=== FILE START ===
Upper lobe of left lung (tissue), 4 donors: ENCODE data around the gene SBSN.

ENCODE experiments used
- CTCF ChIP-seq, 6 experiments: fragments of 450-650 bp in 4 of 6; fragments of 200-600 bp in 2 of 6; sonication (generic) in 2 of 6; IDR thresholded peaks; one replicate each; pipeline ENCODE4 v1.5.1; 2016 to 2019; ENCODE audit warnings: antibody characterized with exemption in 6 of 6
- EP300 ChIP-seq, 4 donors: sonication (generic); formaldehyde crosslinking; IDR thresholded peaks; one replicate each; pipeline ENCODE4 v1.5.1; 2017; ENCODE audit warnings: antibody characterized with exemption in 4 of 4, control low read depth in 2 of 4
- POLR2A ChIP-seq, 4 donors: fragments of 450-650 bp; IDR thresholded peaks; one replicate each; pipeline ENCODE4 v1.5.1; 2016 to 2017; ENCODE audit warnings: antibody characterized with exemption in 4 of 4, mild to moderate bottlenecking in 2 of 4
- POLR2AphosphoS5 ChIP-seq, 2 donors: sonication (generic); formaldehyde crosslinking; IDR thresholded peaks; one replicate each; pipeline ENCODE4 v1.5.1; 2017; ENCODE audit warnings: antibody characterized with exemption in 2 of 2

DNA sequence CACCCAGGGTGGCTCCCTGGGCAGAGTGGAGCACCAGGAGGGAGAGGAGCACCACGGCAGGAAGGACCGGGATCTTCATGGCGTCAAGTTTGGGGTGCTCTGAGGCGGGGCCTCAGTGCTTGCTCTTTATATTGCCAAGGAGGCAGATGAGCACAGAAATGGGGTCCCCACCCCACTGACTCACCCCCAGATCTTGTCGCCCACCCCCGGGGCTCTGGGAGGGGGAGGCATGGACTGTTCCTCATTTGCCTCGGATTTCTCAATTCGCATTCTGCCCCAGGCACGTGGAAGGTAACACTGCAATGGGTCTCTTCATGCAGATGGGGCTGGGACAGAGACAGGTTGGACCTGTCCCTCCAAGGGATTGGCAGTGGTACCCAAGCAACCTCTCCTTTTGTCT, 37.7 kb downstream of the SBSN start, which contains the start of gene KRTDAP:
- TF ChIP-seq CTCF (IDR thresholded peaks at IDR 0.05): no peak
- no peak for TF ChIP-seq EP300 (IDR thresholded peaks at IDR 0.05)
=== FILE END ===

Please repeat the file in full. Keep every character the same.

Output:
Upper lobe of left lung (tissue), 4 donors: ENCODE data around the gene SBSN.

ENCODE experiments used
- CTCF ChIP-seq, 6 experiments: fragments of 450-650 bp in 4 of 6; fragments of 200-600 bp in 2 of 6; sonication (generic) in 2 of 6; IDR thresholded peaks; one replicate each; pipeline ENCODE4 v1.5.1; 2016 to 2019; ENCODE audit warnings: antibody characterized with exemption in 6 of 6
- EP300 ChIP-seq, 4 donors: sonication (generic); formaldehyde crosslinking; IDR thresholded peaks; one replicate each; pipeline ENCODE4 v1.5.1; 2017; ENCODE audit warnings: antibody characterized with exemption in 4 of 4, control low read depth in 2 of 4
- POLR2A ChIP-seq, 4 donors: fragments of 450-650 bp; IDR thresholded peaks; one replicate each; pipeline ENCODE4 v1.5.1; 2016 to 2017; ENCODE audit warnings: antibody characterized with exemption in 4 of 4, mild to moderate bottlenecking in 2 of 4
- POLR2AphosphoS5 ChIP-seq, 2 donors: sonication (generic); formaldehyde crosslinking; IDR thresholded peaks; one replicate each; pipeline ENCODE4 v1.5.1; 2017; ENCODE audit warnings: antibody characterized with exemption in 2 of 2

DNA sequence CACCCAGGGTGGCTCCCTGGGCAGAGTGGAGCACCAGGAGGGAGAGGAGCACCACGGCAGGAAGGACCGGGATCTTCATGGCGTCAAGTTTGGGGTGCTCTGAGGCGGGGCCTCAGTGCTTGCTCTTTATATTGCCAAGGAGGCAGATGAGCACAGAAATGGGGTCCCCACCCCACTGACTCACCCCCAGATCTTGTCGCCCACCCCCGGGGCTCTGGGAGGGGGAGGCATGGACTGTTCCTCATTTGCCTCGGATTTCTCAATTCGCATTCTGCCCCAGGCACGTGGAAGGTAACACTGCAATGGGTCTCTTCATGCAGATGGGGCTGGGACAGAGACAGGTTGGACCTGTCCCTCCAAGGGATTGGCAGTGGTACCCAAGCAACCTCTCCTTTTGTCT, 37.7 kb downstream of the SBSN start, which contains the start of gene KRTDAP:
- TF ChIP-seq CTCF (IDR thresholded peaks at IDR 0.05): no peak
- no peak for TF ChIP-seq EP300 (IDR thresholded peaks at IDR 0.05)